King Lear (the Third)

David Fuller as King Lear, and Kim Sullivan as the Earl of Gloucester in Theater 2020's KING LEAR. Photo: Judith Jarosz

David Fuller as King Lear, and Kim Sullivan as the Earl of Gloucester in Theater 2020’s KING LEAR.
Photo: Judith Jarosz

 

 

 

NY Theater Review by JK Clarke

 

Apart from New York, there does not exist another city in the world where, in the space of five months, one can see three separate, exceptional productions of Shakespeare’s King Lear. That’s the count so far in 2014, and all of these within a few blocks from one another in Brooklyn. The latest, at Theater 2020, is the smallest and lowest budget of the three, but nonetheless has as much heart and is a proportionally substantive performance. In all likelihood, the reason we are so fortunate is that there are so many top shelf actors in our area who are grateful to have the opportunity to act in this outstanding tragedy. Bully for us.

 

This production is no frills and driven by fine acting from a deeply experienced cast with extensive Shakespeare credentials. Director Judith Jarosz has made some daring casting decisions — including making Kent a woman. Eileen Glenn is exceptional in the role of Kent, which is given added, more fascinating dimension when, in lieu of her exile, she masquerades as a man servant to Lear. This gender switching is very much in line with so many other Shakespeare plays, from Twelfth Night (in which Viola masquerades as manservant to Count Orsino) to As You Like It (in which Rosalind roams the forest of Arden as “Jove’s own page” Ganymede) and doesn’t, for a moment, seem out of place here.

 

Lear, of course, is the story of a King (the very regal David Fuller) who, in preparation for his declining years (he is said to be 80) attempts to divide his kingdom among his three daughters, touching off a cascading series of disappointments, betrayals and, ultimately, war. So, when Lear ends up on his own, it is his most fervent allies who help restore our (and his) faith in humanity. Thus the ever loyal Kent here is most interesting as an almost maternal and nurturing, but tough soldier, making the casting of Ms. Glenn all the more fascinating. Lear’s Fool (Justin Bennett) is also vital to his moral restoration, and here his wit is not so biting as it can be. He is a caring Fool, funny and adoring, but not so acerbic as he is sometimes cast. And even the Duke of Gloucester (a resonant, powerful and paternal Kim Sullivan), once his vision has been restored by the plucking out of his eyes (and he has been set back on the correct pathway), is the very picture of tender-hearted friendship. But, in this production it is Edgar (played as sharp-witted, all while innocent and naïve, by Marc Andrew Hem Lee) who is the true constant. When he masquerades as Poor Tom the beggar he is truly bewildered, frightened and let down by the chain of events that have left him homeless. “Poor Tom’s a-cold,” indeed. Hem Lee’s wide-eyed, soft-voiced exasperation fulfills the role perfectly.  And his step-brother, Edmund (played terrifically as smooth, calm and evil by Matt Bernhard), is his ideally calculating, maleficent counterpart.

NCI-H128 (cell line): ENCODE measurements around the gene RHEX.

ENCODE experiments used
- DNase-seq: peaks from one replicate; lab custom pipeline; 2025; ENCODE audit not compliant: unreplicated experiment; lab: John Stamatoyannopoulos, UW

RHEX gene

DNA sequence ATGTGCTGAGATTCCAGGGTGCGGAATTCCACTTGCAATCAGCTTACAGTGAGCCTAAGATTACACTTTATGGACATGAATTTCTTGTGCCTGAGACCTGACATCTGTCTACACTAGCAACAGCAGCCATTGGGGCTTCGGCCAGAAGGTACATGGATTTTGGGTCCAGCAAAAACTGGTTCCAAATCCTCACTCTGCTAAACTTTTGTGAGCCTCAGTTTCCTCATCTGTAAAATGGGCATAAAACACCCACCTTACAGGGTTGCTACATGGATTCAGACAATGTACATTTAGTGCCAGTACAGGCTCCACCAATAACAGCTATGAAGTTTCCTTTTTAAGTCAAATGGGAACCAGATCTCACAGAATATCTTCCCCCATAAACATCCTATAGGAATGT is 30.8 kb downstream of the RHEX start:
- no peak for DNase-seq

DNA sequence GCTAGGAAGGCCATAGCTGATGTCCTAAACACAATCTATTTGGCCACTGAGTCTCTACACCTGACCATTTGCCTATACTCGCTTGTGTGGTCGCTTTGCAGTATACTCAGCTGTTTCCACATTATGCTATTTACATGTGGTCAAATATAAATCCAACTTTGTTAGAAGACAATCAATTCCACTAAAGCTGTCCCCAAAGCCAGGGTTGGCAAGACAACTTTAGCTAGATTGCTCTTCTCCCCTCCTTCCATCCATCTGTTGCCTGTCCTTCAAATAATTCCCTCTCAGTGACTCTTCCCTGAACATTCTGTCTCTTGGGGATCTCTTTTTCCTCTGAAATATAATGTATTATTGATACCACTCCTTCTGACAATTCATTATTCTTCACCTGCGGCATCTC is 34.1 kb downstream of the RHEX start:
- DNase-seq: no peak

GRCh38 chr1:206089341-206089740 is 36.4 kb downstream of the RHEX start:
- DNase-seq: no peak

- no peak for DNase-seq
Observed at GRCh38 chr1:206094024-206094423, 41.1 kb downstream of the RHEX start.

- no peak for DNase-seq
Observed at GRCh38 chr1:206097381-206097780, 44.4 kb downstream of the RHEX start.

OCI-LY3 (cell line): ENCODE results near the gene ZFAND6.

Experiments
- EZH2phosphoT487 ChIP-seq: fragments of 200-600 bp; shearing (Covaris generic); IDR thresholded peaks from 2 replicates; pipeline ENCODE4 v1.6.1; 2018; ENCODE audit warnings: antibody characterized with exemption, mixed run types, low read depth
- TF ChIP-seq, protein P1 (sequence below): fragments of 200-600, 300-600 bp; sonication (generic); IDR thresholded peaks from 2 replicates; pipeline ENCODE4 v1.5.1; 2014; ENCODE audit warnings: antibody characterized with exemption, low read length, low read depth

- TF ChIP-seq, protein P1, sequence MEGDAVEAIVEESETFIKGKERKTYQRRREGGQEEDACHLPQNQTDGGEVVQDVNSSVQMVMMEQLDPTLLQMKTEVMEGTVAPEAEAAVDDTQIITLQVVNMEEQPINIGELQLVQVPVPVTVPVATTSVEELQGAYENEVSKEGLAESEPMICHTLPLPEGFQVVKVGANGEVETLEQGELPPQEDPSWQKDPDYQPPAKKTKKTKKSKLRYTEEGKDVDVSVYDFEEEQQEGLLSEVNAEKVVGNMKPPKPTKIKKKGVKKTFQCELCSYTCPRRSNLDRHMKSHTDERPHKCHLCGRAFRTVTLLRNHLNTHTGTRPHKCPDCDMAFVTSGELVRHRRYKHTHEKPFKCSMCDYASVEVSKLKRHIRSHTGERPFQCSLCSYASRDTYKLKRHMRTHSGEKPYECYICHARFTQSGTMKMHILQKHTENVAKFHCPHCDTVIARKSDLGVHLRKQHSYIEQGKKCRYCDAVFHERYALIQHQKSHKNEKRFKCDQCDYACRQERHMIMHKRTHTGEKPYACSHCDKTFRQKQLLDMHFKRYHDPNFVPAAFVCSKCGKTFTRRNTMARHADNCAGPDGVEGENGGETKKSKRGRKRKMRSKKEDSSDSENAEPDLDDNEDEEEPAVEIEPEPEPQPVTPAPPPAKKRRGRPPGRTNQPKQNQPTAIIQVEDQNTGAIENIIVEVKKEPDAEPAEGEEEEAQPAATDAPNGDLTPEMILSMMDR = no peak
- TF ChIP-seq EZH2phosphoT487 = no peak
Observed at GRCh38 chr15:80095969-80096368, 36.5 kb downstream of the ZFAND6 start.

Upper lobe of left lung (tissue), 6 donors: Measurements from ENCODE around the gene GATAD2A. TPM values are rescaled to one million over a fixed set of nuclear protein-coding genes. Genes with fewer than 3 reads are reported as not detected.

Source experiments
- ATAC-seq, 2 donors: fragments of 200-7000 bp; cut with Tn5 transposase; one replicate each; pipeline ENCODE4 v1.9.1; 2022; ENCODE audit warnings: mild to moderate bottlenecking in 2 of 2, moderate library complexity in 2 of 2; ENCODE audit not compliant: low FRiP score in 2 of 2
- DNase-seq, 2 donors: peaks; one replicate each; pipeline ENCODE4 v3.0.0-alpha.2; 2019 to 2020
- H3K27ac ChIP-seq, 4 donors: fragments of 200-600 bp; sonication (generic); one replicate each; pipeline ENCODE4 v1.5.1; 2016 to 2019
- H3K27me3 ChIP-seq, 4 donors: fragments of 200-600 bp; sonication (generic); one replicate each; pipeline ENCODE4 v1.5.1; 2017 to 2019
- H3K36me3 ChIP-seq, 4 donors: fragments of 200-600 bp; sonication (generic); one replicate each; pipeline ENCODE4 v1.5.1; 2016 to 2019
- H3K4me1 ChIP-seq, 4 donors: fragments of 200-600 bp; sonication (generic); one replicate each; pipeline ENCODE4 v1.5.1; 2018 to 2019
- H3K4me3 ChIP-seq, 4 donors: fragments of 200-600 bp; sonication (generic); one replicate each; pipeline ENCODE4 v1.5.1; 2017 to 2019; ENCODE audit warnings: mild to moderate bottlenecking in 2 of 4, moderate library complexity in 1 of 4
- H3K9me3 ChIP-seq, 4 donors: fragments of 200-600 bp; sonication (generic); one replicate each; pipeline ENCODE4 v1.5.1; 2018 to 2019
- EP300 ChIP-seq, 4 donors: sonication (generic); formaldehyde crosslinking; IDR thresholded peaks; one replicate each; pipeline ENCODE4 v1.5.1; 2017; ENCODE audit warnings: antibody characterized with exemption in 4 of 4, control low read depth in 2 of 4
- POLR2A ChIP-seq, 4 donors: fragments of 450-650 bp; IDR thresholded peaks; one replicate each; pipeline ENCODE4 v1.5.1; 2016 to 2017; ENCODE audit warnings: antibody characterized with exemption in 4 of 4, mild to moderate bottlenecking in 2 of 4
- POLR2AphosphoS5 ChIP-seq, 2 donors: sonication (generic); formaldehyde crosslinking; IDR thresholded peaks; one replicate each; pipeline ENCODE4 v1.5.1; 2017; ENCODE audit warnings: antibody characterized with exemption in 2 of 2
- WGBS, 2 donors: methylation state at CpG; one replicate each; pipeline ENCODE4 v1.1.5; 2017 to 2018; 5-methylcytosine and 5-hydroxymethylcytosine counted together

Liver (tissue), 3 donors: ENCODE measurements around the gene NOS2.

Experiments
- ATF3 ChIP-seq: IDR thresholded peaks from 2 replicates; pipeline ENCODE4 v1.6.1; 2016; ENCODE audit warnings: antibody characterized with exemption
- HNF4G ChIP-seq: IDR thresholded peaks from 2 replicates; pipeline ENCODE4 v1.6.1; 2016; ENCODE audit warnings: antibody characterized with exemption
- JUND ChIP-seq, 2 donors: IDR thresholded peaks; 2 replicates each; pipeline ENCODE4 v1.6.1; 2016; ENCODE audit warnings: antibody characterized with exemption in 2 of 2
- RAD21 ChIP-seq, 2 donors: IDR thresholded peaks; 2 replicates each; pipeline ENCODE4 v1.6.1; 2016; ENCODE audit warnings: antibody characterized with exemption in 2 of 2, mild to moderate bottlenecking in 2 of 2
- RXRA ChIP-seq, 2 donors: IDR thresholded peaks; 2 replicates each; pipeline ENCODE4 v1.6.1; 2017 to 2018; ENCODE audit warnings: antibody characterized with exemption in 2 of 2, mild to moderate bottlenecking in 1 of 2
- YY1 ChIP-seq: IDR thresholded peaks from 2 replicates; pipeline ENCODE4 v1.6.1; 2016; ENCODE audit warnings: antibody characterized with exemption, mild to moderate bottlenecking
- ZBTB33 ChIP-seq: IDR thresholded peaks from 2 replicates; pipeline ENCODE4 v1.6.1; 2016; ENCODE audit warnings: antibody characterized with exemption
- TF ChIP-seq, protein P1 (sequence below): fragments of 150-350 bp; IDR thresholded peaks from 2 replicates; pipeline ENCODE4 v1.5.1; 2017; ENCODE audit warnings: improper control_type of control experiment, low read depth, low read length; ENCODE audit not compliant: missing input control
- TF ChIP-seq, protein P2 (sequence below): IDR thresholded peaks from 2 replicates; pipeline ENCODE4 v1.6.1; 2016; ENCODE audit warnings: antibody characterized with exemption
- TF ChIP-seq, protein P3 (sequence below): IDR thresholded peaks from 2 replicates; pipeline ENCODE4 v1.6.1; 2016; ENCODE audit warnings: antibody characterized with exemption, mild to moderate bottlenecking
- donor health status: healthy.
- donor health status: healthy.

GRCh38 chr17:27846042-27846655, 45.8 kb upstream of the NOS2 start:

Director Jarosz has indeed put together a very entertaining and introspective King Lear. The production’s only shortcomings are sonic. That the play is presented in the lovely, yet acoustically perfect St. Charles Barolomom church presents some problems. Here where whispers are meant to travel to the very reaches of the structure, the actors’ projections are, at times, almost overwhelming, particularly those with a natural ability to project. The thunderstorm sound effects, which bring to mind rattling sheet metal rather than actual thunder, are so loud and distracting that it’s difficult to focus on the dialog. That experience will clearly change when the production is moved outdoors to Brooklyn Bridge Park.

 

It is a fine production of an outstanding play, worth seeing indoors, or out — where it will be in a few weeks time. Though it’s certainly worth traveling for, the local communities around Brooklyn Heights have the great fortune of having a (yet another) delightful, affordable production in their backyard, but this time for a ticket price on par with a trip to the cinema. Lear is a play that should be seen by old and young alike (especially with its visceral lessons in morality) and this is the perfect opportunity.

King Lear. Indoors through June 8 (Friday – Sunday) at St. Charles Borromeo Church (1 Aitken Place/19 Sidney Place between Joralemon and State Streets – Brooklyn Heights) and Outdoors (June 13, 14, and 15) at The Granite Prospect on Pier One in Brooklyn Bridge Park (Brooklyn) www.theater2020.com

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